Bigeard was soon reunited with former teammate Tristan “PowerOfEvil” Schrage on his new OpTic roster, and they were both caught between a storm of toxic fans and criticism prior to the start of the 2018 season. The reason for the condemnation was the same as it was for other European players that joined the North American league at the time—they'd left the EU LCS, and their former hometown fans felt betrayed.

Bigeard felt the criticism was ill-founded, however. Both he and PowerOfEvil quickly moved on, ready to start the new season.

“You can love your fans as much as you want, but when an NA team is coming to you and throwing an insane amount of money on the table and saying, ‘Hey, I’m going to do everything in my power to make you successful,' that’s all you really want.” Bigeard said. To him, it isn't just about the money, although it certainly helps. It's about what it means to be happy as a player.

“Any of those players deep inside know that they want to be successful, so if they believe they can go to a successful environment, they’ll go for it. All we really want is to win and to be happy in life in the long run. Why would you decline a really big offer just to make a couple of people on Reddit happy?”

People having fun, people happy, people smiling

ADC Arrow during week three of the LCS

OpTic is off to an unimpressive start this year with only two wins out of their eight games. But the team’s record isn’t necessarily what defines success in Bigeard’s eyes. His players have handled these losses incredibly well, he said, and they all remain constructive and optimistic. Bigeard believes that this healthy attitude and happy environment are the keys that will lead OpTic to a successful future in League of Legends.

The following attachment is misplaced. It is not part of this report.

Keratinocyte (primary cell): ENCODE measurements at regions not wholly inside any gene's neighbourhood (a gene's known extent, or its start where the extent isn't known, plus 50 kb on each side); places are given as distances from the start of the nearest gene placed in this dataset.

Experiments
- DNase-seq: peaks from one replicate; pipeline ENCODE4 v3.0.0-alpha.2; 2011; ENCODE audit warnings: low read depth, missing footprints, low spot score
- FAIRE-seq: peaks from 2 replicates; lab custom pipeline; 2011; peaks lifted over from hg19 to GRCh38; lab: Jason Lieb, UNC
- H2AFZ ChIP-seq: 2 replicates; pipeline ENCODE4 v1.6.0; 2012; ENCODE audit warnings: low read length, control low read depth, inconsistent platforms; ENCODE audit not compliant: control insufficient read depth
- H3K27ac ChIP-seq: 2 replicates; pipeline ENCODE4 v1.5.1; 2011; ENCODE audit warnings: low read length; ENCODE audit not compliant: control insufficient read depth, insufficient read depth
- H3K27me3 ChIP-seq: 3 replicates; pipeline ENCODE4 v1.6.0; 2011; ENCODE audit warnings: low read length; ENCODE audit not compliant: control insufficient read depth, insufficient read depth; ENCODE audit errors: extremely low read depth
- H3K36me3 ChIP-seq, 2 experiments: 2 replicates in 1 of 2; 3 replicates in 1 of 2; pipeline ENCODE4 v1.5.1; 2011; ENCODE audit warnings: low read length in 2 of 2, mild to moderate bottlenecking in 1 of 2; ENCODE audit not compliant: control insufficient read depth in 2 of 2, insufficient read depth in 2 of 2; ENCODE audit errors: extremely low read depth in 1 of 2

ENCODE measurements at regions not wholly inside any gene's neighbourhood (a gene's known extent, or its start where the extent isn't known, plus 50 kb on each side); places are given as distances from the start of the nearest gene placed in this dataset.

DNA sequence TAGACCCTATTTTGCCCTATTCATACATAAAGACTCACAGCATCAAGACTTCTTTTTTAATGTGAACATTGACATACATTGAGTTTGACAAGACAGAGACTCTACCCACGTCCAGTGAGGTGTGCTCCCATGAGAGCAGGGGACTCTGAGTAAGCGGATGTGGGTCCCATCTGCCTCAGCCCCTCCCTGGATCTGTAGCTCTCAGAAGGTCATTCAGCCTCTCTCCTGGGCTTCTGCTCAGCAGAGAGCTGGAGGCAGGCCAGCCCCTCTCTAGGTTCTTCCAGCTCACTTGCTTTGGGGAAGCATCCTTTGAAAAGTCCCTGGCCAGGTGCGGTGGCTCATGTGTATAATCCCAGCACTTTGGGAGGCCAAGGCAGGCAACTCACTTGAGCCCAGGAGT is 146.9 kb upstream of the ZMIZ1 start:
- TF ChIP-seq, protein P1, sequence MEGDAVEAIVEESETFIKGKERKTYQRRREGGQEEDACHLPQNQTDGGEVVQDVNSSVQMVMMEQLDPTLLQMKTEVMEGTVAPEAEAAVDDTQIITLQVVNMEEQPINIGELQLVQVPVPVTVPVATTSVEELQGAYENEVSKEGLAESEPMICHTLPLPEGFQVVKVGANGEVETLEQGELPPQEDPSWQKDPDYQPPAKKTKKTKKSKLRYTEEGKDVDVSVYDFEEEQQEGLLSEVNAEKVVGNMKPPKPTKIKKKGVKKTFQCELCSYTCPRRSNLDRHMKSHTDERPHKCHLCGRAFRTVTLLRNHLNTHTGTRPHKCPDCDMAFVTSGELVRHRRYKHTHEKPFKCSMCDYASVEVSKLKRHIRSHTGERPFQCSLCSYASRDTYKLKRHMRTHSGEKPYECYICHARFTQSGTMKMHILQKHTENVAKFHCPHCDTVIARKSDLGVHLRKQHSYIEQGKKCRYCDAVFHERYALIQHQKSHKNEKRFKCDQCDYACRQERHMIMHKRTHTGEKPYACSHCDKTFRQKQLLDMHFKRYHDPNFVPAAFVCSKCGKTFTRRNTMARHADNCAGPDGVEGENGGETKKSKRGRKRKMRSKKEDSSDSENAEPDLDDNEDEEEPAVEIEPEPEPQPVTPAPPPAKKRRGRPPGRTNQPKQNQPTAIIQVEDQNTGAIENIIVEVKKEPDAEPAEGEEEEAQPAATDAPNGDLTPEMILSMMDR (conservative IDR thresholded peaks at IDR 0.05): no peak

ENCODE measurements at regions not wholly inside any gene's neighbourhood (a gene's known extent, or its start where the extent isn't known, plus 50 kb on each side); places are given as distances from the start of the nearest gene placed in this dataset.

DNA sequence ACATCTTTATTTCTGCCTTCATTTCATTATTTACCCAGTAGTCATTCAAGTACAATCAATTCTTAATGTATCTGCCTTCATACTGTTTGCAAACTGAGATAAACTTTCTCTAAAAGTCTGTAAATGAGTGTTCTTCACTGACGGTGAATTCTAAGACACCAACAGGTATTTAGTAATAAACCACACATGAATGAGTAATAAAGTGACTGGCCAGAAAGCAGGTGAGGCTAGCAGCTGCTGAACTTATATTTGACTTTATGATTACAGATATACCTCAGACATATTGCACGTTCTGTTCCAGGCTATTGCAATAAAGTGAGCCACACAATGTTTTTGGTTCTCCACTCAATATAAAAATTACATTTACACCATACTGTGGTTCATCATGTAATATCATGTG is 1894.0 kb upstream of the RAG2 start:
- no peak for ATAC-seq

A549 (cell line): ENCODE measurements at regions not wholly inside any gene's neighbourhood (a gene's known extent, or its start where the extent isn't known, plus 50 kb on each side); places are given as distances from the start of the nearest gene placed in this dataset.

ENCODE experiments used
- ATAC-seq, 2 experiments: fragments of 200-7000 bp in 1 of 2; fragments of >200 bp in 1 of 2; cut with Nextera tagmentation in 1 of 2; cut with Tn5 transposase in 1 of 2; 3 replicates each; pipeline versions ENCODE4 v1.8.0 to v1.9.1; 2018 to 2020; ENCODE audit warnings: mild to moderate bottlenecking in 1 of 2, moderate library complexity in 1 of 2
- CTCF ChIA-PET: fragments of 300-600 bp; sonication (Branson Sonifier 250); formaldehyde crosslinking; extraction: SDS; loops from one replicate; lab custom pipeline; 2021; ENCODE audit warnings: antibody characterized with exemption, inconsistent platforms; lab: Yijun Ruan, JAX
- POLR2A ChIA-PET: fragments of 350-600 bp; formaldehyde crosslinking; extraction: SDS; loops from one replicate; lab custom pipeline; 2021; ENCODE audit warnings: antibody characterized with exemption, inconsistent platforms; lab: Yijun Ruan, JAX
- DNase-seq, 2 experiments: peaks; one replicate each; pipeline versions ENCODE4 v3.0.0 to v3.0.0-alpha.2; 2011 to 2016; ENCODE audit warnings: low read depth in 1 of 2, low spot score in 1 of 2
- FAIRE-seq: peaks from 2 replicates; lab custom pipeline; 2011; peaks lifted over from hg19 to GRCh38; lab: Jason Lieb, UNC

“I’m really happy that we lost some of those games, because it allows us to dive even deeper in this mindset that we’re here to grind, grind, grind,” Bigeard said. “The way I recruit players is based on their mindsets. You can be the best player in the world, but if you’re an asshole, you’re going to be impossible to work with, and that’s a problem in League of Legends.”

Whether it be support Daerek "LemonNation" Hart's seemingly limitless supply of memes, PowerOfEvil’s inhuman positivity and happy attitude, or the time ADC Noh "Arrow" Dong-hyeon woke the whole house up by playing “epic music” on his phone when they needed to help unpack the new gaming chairs, Bigeard sees this new team as a picture-perfect group.

“To me, in the long run, that’s exactly what makes a team successful—it’s people having fun, people happy, people smiling," Bigeard said. "It’s a game, at the end of the day, and you should never forget that."

That motto is how he believes OpTic can stand out among the other teams in the league in the long run. According to Bigeard, players on CLG, TSM, Liquid, and even 100 Thieves are all motivated to seek revenge on former players, and that's not how he wants his team to function.

“If you take it too seriously, it’s really hard to lose, because you’re putting your whole damn life on it. But if you keep it as a game? Even on the days you lost, you still had fun. We’re going to be a fun team, and I believe it’s going to show.”

Like LoL? Check out our year in review video below.